Death toll from Hurricane Ian rises to 54, with 47 killed in Florida alone
- The bulk of the deaths confirmed in Florida were mostly from drowning in storm waters, but others were from Ian’s tragic aftereffects
- Meanwhile, President Joe Biden will head this week to Puerto Rico and Florida to witness the damage caused by back-to-back hurricanes
Authorities in Florida confirmed several more deaths late on Saturday that raised the state’s death toll from Hurricane Ian to at least 47 fatalities, hiking the global toll to at least 54 dead.
A list of the dead compiled by medical examiners in the state and made public reported numerous drowning deaths, victims found submerged or floating in storm waters.
Ian slammed into the southwest Gulf coast of Florida as a major Category 4 hurricane earlier in the week before crossing the peninsula out over the Atlantic Ocean and then striking the US Southeast seacoast as a Category 1 hurricane. Four other storm-related deaths were reported in North Carolina and three in Cuba.
As of Saturday, more than 1,000 people had been rescued from flooded areas along Florida’s southwestern coast alone, Daniel Hokanson, a four-star General and head of the National Guard, told Associated Press while airborne to Florida.
Chris Schnapp was at the Port Sanibel Marina in Fort Myers on Saturday, waiting to see whether her 83-year-old mother-in-law had been evacuated from Sanibel Island. A pontoon boat had just arrived with a load of passengers from the island – with suitcases and animals in tow – but Schnapp’s mother-in-law was not among them.
“She stayed on the island. My brother-in-law and sister-in-law own two businesses over there. They evacuated. She did not want to go,” Schnapp said. Now, she said, she wasn’t sure if her mother-in-law was still on the island or had been taken to a shelter somewhere.
On Pine Island, the largest barrier island off Florida’s Gulf coast, houses were reduced to splinters and boats littered roadways as a volunteer rescue group went door-to-door Saturday, asking isolated residents if they wanted to be evacuated. Residents described the horror of being trapped in their homes as water kept rising.
“The water just kept pounding the house and we watched, boats, houses – we watched everything just go flying by,” said Joe Conforti, as he fought back tears. He said if it wasn’t for his wife, who suggested they get up on a table to avoid the rising water, he wouldn’t have made it: “I started to lose sensibility, because when the water’s at your door and it’s splashing on the door and you’re seeing how fast it’s moving, there’s no way you’re going to survive that.”
River flooding posed a major challenge at times to rescue and supply delivery efforts. The Myakka River washed over a stretch of Interstate 75, forcing a traffic-snarling highway closure for a while Saturday. That’s a key corridor linking Tampa to the north with the hard-hit southwest Florida region that straddles Port Charlotte and Fort Myers. Later Saturday, state officials said, water levels had receded enough that I-75 could be fully reopened.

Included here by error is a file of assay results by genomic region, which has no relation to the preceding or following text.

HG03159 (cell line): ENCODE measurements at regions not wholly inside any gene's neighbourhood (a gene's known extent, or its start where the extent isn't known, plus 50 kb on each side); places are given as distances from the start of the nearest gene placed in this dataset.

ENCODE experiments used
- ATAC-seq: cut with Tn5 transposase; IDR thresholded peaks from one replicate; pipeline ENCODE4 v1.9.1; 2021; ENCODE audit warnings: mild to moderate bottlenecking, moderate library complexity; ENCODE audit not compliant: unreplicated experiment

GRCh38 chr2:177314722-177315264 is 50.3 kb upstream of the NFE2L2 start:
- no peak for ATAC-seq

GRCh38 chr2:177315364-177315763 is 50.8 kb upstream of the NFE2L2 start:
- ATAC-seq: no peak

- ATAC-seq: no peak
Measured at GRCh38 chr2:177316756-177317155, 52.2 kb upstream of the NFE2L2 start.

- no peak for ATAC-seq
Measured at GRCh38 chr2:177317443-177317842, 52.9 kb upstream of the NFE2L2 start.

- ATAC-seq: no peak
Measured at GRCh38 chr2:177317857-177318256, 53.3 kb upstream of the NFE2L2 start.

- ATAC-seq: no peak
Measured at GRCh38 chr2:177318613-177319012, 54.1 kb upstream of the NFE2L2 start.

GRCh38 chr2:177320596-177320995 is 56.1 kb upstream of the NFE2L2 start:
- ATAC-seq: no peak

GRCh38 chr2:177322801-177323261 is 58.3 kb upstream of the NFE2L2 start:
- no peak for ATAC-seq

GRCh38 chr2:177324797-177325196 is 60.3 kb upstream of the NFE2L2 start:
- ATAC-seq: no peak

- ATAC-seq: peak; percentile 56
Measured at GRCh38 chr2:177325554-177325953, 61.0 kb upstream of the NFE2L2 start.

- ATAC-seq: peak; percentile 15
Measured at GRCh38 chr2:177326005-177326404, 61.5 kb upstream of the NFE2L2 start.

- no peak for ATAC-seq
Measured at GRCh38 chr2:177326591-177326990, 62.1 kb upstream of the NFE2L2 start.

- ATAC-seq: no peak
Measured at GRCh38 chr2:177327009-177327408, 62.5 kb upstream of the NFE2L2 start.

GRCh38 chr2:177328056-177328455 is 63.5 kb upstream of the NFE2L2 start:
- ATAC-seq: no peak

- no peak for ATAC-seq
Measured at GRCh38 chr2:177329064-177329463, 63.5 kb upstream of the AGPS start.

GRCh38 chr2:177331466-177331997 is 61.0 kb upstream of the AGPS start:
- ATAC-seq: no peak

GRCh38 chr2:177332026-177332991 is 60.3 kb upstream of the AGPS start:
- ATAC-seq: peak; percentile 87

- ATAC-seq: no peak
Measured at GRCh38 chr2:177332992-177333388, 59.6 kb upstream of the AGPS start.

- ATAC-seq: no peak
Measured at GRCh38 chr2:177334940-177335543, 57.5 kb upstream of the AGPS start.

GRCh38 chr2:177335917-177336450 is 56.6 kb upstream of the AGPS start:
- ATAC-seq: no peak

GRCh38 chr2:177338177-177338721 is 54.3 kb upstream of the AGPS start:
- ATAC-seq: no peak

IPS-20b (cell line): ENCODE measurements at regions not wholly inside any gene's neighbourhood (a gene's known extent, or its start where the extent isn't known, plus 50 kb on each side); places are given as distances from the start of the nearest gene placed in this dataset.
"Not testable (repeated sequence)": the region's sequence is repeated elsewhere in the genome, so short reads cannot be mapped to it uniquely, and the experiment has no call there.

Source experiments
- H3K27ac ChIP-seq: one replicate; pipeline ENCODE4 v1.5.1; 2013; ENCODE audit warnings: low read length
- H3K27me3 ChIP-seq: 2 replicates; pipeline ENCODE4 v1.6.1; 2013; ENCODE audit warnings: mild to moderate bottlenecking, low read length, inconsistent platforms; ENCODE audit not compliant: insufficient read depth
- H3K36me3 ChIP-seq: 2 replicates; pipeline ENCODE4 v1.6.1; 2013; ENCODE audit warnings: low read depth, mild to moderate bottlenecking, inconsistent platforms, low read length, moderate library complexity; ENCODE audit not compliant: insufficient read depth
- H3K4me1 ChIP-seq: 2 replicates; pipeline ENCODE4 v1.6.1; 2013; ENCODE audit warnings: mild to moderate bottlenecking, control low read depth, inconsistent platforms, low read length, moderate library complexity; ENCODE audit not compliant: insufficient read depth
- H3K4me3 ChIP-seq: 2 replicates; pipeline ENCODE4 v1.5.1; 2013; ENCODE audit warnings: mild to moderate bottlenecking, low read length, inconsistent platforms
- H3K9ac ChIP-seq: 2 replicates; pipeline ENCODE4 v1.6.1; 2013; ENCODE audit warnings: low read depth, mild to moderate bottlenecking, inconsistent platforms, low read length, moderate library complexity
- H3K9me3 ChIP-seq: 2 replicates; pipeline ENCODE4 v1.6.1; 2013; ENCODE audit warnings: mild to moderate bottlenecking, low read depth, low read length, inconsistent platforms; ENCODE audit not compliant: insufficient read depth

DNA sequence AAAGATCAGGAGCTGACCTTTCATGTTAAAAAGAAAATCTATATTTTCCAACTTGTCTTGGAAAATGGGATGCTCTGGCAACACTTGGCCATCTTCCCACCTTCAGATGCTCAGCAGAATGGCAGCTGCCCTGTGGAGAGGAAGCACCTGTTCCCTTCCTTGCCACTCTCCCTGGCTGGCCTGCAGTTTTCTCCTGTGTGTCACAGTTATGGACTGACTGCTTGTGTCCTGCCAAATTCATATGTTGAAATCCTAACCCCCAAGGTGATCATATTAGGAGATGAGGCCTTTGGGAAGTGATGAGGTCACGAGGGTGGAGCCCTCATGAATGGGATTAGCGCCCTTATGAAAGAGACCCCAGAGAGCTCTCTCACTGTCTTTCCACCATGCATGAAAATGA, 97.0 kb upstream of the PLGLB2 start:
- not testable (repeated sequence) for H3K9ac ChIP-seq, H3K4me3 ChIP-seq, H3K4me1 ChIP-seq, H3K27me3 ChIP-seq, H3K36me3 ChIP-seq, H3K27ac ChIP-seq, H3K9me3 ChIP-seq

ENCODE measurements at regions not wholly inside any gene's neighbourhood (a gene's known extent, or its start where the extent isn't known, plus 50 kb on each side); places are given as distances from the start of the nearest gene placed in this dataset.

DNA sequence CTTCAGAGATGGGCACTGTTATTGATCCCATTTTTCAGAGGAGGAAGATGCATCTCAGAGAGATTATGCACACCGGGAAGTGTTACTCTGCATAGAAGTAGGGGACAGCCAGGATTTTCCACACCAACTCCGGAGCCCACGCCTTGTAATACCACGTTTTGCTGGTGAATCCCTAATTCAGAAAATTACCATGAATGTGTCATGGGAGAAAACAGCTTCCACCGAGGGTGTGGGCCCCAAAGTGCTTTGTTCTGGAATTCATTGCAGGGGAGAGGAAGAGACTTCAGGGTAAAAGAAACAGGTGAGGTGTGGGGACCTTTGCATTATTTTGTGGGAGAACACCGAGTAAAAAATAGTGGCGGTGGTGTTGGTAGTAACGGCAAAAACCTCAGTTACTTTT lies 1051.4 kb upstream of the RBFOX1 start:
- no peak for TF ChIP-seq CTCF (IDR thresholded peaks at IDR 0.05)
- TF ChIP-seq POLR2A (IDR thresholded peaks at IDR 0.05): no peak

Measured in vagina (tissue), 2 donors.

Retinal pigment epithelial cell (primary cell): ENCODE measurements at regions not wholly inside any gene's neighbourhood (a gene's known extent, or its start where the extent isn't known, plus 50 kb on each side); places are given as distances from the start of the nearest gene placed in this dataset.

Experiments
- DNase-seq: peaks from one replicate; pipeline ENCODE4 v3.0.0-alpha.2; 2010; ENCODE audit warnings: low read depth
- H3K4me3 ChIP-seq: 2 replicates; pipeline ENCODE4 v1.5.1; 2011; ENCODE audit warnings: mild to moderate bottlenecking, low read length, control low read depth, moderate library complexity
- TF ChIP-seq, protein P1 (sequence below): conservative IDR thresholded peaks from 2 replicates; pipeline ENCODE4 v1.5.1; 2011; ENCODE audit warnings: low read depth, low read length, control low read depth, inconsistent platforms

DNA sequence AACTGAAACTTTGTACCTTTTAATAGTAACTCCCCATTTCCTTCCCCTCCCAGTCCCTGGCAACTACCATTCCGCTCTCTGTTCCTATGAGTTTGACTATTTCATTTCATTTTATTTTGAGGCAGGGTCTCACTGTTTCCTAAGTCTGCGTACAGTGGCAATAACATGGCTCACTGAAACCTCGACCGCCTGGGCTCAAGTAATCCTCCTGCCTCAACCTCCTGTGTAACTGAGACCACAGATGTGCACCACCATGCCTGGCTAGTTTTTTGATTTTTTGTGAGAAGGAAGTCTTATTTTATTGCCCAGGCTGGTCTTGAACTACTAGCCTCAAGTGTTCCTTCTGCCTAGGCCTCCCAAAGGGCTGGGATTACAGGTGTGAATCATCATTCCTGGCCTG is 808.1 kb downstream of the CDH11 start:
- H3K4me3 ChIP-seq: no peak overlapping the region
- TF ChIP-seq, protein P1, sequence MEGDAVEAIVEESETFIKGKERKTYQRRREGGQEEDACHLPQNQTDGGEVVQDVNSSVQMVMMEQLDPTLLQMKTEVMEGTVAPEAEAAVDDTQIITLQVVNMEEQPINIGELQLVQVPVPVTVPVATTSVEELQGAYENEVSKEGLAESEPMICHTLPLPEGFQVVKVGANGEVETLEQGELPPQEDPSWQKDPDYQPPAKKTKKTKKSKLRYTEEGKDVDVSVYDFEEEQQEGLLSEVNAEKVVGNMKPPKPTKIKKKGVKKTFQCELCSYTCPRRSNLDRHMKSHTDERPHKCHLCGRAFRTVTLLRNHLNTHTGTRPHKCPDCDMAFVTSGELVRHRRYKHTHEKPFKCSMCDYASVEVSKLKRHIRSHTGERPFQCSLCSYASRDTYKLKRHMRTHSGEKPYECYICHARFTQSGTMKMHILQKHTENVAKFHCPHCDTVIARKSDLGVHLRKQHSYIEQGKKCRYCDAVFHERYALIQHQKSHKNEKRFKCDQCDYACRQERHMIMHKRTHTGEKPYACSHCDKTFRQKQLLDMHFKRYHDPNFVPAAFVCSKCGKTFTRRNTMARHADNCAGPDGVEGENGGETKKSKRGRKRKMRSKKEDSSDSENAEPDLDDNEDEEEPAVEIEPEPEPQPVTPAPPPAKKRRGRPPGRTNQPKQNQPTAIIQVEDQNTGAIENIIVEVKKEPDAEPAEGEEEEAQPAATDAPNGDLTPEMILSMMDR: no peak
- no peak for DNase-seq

While rising waters in Florida’s southwest rivers have crested or are near cresting, the levels aren’t expected to drop significantly for days, said National Weather Service meteorologist Tyler Fleming in Tampa.
Elsewhere, South Carolina’s Pawleys Island – a beach community roughly 75 miles (115 kilometres) up the coast from Charleston – was among the places hardest hit. Power remained knocked out to at least half of the island Saturday.
Eddie Wilder, who has been coming to Pawleys Island for more than six decades, said Friday’s storm was “insane.” He said waves as high as 25 feet (7.6 meters) washed away the local pier – an iconic landmark.
“We watched it hit the pier and saw the pier disappear,” said Wilder, whose house 30 feet (9 meters) above the ocean stayed dry inside. “We watched it crumble and watched it float by with an American flag.”
The Pawleys pier was one of at least four along South Carolina’s coast destroyed by battering winds and rain. Meanwhile, the intracoastal waterway was strewn with the remnants of several boat houses knocked off their pilings.
John Joseph, whose father built the family’s beige beach house in 1962, said Saturday he was elated to return from Georgetown – which took a direct hit. He found his Pawleys Island home entirely intact.
“Thank God these walls are still here, and we feel very blessed that this is the worst thing,” he said of sand that had swept under his home. “What happened in Florida – gosh, God bless us. If we’d had a Category 4, I wouldn’t be here.”
Meanwhile, President Joe Biden will head this week to Puerto Rico and Florida to witness the damage caused by back-to-back hurricanes, the White House said on Saturday.
Press Secretary Karine Jean-Pierre tweeted that Biden and First Lady Jill Biden would travel Monday to Puerto Rico – which suffered major destruction from Hurricane Fiona last month.
On Wednesday the Bidens will continue to Florida to see the devastation caused by Hurricane Ian.
Additional reporting by Agence France-Presse